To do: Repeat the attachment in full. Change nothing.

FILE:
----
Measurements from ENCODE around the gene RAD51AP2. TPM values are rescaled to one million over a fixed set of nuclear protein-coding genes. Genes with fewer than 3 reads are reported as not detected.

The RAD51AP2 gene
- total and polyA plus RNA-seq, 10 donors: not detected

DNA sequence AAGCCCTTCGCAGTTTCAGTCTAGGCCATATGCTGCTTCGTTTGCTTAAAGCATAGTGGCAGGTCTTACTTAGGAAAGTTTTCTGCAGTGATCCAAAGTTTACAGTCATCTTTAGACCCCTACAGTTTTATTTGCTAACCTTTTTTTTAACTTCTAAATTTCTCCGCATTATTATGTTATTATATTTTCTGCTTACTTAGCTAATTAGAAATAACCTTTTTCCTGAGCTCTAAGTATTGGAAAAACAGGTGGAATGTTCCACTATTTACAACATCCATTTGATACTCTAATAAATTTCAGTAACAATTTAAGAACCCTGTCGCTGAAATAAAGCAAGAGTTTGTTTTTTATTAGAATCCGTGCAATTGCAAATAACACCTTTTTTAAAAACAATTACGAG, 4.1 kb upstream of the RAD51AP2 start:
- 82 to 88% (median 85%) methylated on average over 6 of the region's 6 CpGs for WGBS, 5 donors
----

Measurements from ENCODE around the gene RAD51AP2. TPM values are rescaled to one million over a fixed set of nuclear protein-coding genes. Genes with fewer than 3 reads are reported as not detected.

The RAD51AP2 gene
- total and polyA plus RNA-seq, 10 donors: not detected

DNA sequence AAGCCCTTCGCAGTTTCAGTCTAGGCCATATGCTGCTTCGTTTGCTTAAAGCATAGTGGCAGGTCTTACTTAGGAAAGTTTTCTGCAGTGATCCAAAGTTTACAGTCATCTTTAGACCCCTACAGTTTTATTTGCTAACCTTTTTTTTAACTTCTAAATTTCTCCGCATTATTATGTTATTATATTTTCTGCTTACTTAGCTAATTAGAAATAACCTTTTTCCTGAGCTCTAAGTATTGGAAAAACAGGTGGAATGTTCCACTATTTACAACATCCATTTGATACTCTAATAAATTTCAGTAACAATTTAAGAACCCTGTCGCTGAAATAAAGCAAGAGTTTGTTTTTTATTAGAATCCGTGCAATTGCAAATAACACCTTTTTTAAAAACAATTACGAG, 4.1 kb upstream of the RAD51AP2 start:
- 82 to 88% (median 85%) methylated on average over 6 of the region's 6 CpGs for WGBS, 5 donors